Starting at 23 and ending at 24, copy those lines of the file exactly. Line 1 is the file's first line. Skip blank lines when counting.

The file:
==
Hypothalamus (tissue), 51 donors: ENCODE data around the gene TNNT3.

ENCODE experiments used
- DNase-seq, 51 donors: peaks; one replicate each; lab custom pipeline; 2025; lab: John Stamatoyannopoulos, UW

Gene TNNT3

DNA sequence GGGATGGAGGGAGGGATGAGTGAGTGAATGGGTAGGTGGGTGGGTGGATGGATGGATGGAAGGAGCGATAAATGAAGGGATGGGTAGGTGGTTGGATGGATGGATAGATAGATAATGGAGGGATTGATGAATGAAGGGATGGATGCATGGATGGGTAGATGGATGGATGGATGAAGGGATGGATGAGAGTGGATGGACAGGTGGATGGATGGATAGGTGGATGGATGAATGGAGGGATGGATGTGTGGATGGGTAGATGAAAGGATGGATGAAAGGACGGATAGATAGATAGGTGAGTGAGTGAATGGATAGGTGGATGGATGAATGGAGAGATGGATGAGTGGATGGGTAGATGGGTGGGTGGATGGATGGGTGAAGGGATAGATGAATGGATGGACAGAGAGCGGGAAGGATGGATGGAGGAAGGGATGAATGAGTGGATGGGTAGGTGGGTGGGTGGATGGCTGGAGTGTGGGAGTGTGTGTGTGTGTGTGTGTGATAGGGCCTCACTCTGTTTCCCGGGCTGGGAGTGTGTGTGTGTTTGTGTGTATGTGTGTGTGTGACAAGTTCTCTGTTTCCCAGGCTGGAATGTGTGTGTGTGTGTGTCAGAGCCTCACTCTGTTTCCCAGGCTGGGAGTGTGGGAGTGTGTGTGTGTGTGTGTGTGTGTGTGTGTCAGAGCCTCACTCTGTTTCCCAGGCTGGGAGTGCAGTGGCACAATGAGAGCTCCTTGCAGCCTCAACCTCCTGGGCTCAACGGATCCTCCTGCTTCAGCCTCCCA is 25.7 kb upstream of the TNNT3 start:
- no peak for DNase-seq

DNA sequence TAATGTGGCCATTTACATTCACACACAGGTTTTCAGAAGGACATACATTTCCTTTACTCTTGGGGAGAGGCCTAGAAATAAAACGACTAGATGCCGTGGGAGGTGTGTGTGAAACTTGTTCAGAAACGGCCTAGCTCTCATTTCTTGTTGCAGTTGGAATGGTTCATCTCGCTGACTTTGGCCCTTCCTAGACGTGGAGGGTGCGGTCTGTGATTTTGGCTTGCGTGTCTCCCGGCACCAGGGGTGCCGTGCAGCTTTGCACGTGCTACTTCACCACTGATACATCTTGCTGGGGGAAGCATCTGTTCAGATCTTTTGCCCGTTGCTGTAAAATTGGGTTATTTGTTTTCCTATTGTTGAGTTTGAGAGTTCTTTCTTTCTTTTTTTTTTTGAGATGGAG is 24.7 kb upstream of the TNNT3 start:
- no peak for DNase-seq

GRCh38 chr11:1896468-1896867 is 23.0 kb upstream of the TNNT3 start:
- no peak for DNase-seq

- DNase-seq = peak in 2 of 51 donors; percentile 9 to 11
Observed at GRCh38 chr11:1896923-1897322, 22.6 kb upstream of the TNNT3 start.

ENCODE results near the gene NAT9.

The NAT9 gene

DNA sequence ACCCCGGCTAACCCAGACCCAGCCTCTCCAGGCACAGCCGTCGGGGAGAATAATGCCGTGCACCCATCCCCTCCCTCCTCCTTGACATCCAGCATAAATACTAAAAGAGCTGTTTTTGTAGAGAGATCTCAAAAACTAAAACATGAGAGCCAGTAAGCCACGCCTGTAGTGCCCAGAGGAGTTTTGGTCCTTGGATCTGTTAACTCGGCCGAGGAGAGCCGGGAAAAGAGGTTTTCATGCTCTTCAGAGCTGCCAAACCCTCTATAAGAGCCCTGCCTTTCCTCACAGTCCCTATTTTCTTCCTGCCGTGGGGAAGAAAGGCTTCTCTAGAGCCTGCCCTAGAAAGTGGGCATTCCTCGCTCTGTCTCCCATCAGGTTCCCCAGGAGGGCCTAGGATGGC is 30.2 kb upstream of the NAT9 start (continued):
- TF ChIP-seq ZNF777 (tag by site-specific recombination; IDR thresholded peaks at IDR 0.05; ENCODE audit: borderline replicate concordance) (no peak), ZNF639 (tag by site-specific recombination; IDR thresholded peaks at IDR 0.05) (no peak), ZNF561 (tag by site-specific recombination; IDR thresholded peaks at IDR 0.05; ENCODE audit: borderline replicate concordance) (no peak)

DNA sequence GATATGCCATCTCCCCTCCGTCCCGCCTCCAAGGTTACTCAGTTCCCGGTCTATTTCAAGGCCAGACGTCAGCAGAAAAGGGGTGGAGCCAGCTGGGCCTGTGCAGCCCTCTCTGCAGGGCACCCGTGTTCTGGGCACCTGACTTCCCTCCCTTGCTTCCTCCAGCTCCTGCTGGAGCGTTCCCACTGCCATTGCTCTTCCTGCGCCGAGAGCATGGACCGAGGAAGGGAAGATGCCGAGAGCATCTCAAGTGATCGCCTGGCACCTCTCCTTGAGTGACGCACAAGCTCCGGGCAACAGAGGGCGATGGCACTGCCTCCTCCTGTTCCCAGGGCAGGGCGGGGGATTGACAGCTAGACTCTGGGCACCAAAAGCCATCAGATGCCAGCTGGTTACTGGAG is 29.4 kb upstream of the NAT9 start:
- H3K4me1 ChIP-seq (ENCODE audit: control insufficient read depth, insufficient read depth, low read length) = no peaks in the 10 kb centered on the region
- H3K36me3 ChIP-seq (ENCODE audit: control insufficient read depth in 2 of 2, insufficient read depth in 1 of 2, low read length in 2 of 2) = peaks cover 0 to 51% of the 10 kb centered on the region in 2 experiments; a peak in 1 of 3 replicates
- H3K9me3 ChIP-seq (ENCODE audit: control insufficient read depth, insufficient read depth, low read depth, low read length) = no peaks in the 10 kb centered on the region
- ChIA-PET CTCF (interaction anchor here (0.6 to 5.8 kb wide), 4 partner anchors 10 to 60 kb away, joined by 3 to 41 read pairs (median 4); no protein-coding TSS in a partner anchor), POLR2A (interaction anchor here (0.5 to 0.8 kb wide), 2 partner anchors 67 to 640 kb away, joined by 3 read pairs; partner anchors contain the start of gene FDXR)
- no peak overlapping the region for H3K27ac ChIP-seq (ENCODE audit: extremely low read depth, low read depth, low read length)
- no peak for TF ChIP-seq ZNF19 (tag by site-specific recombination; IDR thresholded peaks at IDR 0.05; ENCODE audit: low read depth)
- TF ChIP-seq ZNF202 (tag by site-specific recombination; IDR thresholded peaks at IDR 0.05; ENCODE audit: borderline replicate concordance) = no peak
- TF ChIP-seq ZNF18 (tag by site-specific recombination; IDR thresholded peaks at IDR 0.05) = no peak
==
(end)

- no peak for TF ChIP-seq ZNF19 (tag by site-specific recombination; IDR thresholded peaks at IDR 0.05; ENCODE audit: low read depth)
- TF ChIP-seq ZNF202 (tag by site-specific recombination; IDR thresholded peaks at IDR 0.05; ENCODE audit: borderline replicate concordance) = no peak